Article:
These suggested writing assignments can be used in any academic area. Students could write to the school newspaper explaining the science lab experiment they performed in Chemistry class, and how it is relevant. Students could find current event news articles and take a position on how they stand, incorporating current laws and political views for Government class. Writing is important and can be learned in all academic areas, not just English class.
The CALLA, Cognitive Academic Language Learning Approach, was developed in the 1980s and has evolved so that it is implemented in bilingual classrooms. This approach is based on the belief that students are active participants in their own learning and in interaction with each other and the teacher.
Less than half of high school students in the United States study a foreign language. Wilburn Robinson states that the study of a foreign language could lead to cognitive gains, particularly if it is introduced earlier. Robinson stated that early experience with foreign language seems to leave children with mental flexibility. Students who are introduced to another language in their primary school may have an advantage when they are older, as they may have a more diversified set of mental abilities.
Working in collaborative groups helps students express their various points of view. This also gives students the chance to act as the teacher when they explain their thoughts to other group members. Thus, students learn through working and discussing the subject together.
Reasoning for High School students falls under the formal operational stage. The most important part of this stage is the ability to understand abstract concepts, or higher order logic. Another aspect of the formal operational stage is multidimensional thinking, which means thinking about more than one thing at a time. Understanding information from different perspectives is also a key component. During this stage adoloscents are able to understand and compare different possible outcomes for one or more specific situations. This is known as Hypothetico-Deductive Reasoning.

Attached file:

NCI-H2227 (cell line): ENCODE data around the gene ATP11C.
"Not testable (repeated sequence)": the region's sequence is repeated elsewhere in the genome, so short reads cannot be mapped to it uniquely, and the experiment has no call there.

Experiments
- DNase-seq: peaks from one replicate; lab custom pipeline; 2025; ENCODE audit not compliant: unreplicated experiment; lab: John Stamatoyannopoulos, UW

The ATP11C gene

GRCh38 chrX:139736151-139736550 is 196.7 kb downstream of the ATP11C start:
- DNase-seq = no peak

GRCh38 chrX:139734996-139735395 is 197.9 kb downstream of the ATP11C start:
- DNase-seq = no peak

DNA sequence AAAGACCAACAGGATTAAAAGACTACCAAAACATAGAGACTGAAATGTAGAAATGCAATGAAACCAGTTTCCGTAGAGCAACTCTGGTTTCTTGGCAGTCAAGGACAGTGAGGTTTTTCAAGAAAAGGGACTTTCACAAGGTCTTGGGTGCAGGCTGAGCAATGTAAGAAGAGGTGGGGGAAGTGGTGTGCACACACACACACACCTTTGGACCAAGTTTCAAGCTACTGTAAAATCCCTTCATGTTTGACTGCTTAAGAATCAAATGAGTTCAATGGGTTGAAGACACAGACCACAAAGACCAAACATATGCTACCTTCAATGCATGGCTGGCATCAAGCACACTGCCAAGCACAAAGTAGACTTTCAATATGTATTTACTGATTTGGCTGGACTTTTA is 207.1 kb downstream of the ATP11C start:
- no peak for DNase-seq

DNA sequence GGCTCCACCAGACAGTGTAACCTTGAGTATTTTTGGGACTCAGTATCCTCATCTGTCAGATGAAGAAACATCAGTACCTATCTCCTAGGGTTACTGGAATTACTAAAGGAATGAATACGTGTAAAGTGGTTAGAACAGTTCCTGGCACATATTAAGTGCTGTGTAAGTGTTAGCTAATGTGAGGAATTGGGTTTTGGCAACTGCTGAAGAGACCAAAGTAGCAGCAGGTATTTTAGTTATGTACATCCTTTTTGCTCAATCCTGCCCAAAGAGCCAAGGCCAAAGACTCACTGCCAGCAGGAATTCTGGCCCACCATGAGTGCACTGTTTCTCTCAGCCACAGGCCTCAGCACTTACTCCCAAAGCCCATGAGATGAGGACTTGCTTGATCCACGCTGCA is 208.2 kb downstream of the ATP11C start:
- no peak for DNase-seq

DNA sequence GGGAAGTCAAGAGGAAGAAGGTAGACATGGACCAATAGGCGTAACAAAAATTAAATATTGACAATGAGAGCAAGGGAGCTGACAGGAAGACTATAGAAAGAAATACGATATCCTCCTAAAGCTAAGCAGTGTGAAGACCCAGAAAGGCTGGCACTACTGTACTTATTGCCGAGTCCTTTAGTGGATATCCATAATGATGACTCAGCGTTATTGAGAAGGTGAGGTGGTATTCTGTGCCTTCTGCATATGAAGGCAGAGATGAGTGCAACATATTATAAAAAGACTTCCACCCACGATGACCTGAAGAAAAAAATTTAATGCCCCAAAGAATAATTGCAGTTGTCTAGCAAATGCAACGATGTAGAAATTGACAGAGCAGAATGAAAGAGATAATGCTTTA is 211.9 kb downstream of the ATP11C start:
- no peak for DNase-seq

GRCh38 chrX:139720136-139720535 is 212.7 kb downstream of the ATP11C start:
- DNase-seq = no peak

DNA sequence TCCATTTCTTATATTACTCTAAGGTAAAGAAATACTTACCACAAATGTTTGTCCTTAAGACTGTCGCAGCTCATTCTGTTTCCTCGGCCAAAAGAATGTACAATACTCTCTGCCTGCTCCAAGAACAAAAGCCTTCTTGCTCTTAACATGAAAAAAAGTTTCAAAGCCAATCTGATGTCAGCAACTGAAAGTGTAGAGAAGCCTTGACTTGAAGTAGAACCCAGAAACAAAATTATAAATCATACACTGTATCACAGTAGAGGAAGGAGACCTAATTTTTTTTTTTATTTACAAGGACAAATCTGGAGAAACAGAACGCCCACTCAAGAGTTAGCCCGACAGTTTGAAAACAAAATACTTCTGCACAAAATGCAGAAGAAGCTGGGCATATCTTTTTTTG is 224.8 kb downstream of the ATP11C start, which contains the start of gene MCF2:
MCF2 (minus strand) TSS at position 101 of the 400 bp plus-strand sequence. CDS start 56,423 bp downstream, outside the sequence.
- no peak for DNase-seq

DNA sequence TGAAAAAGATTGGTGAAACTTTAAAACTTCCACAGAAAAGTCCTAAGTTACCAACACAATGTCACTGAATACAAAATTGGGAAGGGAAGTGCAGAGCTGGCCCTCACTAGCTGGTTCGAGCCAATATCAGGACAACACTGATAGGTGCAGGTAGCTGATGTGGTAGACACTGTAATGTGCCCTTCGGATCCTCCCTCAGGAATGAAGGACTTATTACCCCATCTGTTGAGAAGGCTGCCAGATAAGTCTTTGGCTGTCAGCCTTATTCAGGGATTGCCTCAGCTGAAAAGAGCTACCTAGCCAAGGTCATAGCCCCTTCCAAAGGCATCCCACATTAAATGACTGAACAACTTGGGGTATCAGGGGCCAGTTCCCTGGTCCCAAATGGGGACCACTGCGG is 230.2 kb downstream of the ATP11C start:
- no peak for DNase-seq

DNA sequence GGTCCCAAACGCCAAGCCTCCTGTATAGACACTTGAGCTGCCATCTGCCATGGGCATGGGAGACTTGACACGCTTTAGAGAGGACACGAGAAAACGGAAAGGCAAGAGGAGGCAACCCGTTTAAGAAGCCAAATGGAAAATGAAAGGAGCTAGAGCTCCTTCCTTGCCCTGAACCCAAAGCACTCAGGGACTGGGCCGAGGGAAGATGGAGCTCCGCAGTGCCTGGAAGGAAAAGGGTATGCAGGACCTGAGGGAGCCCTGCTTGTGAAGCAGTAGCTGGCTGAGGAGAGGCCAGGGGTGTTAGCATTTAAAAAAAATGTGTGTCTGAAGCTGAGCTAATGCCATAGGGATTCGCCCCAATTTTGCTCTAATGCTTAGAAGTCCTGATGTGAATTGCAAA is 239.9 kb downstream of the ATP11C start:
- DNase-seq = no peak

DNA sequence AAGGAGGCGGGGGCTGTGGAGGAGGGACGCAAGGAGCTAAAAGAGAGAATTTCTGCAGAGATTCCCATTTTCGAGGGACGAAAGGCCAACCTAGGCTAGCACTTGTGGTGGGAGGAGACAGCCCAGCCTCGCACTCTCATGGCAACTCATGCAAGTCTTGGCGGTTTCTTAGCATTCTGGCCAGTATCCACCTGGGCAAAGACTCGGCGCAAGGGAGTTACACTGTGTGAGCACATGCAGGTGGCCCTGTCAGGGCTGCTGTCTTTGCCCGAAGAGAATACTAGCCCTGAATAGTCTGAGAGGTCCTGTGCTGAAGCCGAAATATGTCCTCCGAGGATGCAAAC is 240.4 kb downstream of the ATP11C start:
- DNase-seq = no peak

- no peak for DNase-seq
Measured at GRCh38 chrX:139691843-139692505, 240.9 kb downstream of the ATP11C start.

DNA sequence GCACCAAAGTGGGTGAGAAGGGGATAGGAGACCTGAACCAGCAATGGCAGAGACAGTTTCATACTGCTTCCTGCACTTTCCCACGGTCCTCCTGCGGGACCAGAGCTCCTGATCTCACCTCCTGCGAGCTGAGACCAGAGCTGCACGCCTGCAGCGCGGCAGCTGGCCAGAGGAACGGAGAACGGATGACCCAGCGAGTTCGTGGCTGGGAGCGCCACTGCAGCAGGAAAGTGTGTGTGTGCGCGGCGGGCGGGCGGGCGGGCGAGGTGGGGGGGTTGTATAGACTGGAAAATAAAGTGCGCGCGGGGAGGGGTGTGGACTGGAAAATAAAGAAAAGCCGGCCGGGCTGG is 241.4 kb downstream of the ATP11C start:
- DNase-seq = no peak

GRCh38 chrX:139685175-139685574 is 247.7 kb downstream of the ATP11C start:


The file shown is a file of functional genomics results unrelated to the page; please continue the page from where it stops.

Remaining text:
One problem from the math perspective is when a few students are falling behind. At this age, they often don't want to be singled out, and don't ask for specific help, or admit to not understanding. Teachers at this level often think all the students are more capable than they actually might be. They forget the importance of some direct help. Teachers at this level need to work at relationship building with their students.
Some cognitive problems teachers could encounter in high school students are:
*trouble translating word problems into algebraic expressions.
*the tendency some students have to memorize mathematical procedures instead of understanding them, which leads to the mistaken application of the procedures.
*on average, girls’ lack of confidence about their abilities to do math.
*Asking the students to create simple real life-problems that can be turned into algebraic expressions could help students to solve later problems. Creating their own problems could increase a student’s understanding of procedures.
*Breaking down the problem into small pieces can help students to develop a technique to solve word problems. Working in groups could be very helpful in this process so the teacher can provide one to one assistance. Students can brainstorm with their group, and by breaking down the problem into small pieces they can identify the variables and the operations involving the variables. Teachers can work the problem on the board with the help of the class and together come up with useful techniques that can be used when solving these types of problems. At this stage, students have the capacity of working with abstract concepts, but sometimes they need to figure out effective methods to apply these concepts.